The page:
MEMBER ADVICE: Which type of family business are you?
Francesca Hampton is a long-time supporter of Family Business Place and champion for the family business sector. She is CFO of independently-owned, Cynergy Bank, who specialise in working with families in business.
I’ve been in banking for over 30 years but it wasn’t until I became CFO at Cynergy Bank, a Bank owned by private individuals who are very family orientated, that I truly appreciated the invaluable role family firms play in our economy. In fact there are 4.8 million of them out there, playing a pivotal part in the UK’s recovery from this terrible pandemic. Not just as businesses, but as intrinsic parts of local communities.
What’s more, the leaders of these firms, are some of the most extraordinary people I’ve met. Men and women resiliently marching on with building their livelihoods and empires, working against a backdrop of COVID.
When the Government first announced its financial support for companies, including the CBILS and Bounceback loans, we saw a clear divide between two different types of businesses and their leaders. Both were looking to borrow money but their approach to it was a tale of two halves.
On the one hand were the cautious, risk-averse owners who had calculated exactly how much they needed. They had produced detailed business plans and only wanted to access the bare minimum in order to see them through the pandemic. They approached multiple lenders and monitored and assessed the situation, tried to figure out every other way rather than borrowing money but had finally accepted they needed help.
More often than not these were family firms in their 3rd generation and beyond; businesses who had been around for generations and were very hesitant to do anything out of character. After all, they’ve been trading the same way for many years and had good, solid, stable businesses.
In complete contrast, other business owners we saw arrived quite quickly at our door after the support was announced. They have agile, entrepreneurial businesses and are more comfortable with taking risk, sometimes only one or two generations old. They didn’t know exactly how much they needed but they recognised the need to grow their businesses despite the pandemic and took the opportunity to borrow money on terms they wouldn’t normally be able to, and therefore accelerate their plans for growth.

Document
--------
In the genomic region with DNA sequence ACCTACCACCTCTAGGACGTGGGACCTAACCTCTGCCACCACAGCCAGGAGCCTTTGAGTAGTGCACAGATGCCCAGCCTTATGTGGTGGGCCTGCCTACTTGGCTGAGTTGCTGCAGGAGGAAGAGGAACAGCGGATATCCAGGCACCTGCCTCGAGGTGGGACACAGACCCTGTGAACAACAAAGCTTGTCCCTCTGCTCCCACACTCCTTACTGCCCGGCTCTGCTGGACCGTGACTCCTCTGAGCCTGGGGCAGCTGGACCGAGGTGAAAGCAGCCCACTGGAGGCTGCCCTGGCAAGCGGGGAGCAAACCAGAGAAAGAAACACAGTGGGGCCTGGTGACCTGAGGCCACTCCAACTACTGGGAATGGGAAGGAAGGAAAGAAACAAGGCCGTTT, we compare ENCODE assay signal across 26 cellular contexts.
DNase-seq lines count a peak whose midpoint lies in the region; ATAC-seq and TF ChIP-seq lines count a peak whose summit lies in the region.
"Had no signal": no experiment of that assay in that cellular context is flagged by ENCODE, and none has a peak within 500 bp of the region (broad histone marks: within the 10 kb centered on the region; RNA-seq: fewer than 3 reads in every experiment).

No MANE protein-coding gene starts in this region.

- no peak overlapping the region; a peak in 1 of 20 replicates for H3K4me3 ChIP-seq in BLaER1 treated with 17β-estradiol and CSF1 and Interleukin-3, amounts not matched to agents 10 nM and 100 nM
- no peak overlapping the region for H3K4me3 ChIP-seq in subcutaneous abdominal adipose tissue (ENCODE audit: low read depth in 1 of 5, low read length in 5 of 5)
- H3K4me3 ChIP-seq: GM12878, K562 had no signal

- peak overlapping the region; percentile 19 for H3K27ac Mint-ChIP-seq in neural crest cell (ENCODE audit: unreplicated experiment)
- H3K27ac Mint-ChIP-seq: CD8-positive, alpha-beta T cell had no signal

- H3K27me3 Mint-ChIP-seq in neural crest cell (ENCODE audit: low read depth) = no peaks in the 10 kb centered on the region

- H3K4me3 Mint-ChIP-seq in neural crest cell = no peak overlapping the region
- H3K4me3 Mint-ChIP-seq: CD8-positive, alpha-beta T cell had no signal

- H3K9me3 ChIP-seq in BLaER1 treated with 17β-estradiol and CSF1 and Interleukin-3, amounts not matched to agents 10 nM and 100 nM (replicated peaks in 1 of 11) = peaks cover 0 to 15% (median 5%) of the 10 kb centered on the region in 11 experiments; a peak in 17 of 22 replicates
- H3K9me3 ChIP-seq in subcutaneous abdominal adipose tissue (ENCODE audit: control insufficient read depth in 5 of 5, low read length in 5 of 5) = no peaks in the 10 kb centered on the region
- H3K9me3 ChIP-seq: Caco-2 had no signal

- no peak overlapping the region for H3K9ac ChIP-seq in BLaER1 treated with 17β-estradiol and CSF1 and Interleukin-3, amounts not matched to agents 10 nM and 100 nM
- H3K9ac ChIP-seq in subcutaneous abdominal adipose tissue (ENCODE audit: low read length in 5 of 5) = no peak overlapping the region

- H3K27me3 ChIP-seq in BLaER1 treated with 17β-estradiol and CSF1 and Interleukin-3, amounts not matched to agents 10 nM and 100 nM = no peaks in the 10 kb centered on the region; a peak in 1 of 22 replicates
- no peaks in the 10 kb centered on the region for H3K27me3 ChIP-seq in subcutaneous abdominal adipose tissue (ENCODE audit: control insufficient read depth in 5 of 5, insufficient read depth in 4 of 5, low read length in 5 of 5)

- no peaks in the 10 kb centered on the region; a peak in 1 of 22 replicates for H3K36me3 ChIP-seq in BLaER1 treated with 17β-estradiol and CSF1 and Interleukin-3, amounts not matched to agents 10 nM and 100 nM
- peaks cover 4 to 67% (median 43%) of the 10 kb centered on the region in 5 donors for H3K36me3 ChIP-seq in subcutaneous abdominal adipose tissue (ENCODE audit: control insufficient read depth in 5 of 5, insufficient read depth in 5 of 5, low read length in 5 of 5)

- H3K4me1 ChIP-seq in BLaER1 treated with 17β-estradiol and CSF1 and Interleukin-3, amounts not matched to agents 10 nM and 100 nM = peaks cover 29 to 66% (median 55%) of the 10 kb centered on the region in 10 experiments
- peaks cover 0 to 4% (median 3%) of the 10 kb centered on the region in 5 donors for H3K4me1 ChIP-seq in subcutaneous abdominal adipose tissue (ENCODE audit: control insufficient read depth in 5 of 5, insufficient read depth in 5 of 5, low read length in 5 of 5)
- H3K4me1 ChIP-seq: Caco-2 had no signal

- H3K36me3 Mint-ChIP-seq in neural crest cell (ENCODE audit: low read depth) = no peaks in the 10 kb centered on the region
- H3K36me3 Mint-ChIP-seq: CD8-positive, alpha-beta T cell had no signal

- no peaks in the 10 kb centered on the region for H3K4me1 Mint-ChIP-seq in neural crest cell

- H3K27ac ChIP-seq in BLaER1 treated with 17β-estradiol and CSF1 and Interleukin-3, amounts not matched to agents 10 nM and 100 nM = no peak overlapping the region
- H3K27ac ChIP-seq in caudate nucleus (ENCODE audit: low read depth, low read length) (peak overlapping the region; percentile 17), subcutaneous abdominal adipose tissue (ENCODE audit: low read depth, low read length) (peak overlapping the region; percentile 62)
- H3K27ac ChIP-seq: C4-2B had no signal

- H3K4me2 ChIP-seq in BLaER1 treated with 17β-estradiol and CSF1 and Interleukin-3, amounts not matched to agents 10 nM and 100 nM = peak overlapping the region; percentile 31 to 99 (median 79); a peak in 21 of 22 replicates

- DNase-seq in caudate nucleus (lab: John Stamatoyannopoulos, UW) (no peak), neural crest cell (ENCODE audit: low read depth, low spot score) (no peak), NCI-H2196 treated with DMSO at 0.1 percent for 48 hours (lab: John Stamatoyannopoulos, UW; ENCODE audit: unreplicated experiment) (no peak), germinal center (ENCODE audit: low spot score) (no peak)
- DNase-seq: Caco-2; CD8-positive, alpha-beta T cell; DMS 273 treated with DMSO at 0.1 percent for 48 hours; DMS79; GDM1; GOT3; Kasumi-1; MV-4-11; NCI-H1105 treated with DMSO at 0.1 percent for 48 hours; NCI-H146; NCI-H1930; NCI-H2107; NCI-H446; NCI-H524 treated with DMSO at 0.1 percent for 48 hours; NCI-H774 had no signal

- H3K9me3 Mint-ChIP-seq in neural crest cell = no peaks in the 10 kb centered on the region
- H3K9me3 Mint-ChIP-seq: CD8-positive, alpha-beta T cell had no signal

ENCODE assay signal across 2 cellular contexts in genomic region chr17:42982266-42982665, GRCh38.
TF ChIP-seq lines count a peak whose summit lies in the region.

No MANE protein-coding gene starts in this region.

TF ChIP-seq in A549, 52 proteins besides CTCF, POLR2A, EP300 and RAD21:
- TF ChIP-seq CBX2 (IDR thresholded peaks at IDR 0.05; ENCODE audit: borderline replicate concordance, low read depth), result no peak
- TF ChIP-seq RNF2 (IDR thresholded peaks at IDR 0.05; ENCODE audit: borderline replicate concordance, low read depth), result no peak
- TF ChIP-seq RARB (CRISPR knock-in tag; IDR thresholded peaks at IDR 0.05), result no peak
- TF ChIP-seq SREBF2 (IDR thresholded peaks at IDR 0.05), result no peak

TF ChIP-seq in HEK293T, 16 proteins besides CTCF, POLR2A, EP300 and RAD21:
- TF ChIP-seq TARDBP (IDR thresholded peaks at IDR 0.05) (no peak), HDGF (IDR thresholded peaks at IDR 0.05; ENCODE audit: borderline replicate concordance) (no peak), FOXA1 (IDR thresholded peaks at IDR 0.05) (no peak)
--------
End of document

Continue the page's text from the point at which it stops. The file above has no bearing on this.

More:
The government support this sort of lending for companies who have a good, viable business pre-Covid and who had plans for expansion; to open new premises, invest in innovative machinery or even buy other firms. They were people who didn’t want to look back and think ‘we just stood still’. They accessed lending to invest and grow rather than just survive. Some clever and agile businesses have taken the opportunity to get ahead of the curve and flourish, as our culture changes and people begin to live, work and transact differently.
Whichever camp you fall into (not to mention that different generations within the same business will have different approaches) - now is the time to assess what is and isn’t working in your family business. Are you guilty of doing things the same old way, even though you’re not getting the results, for fear of upsetting the apple cart? Have you seized new opportunities and gone all in? Or are you still dabbling in what ‘might’ be a good idea but are scared to give it your everything?
Use this time well. If you don’t make a move someone else might. Don’t let your family business be left standing when others may be racing ahead.
Family firms have the right to be proud of their wonderful histories and traditions. But the best ones - the most successful ones - are writing their own story for the future right now.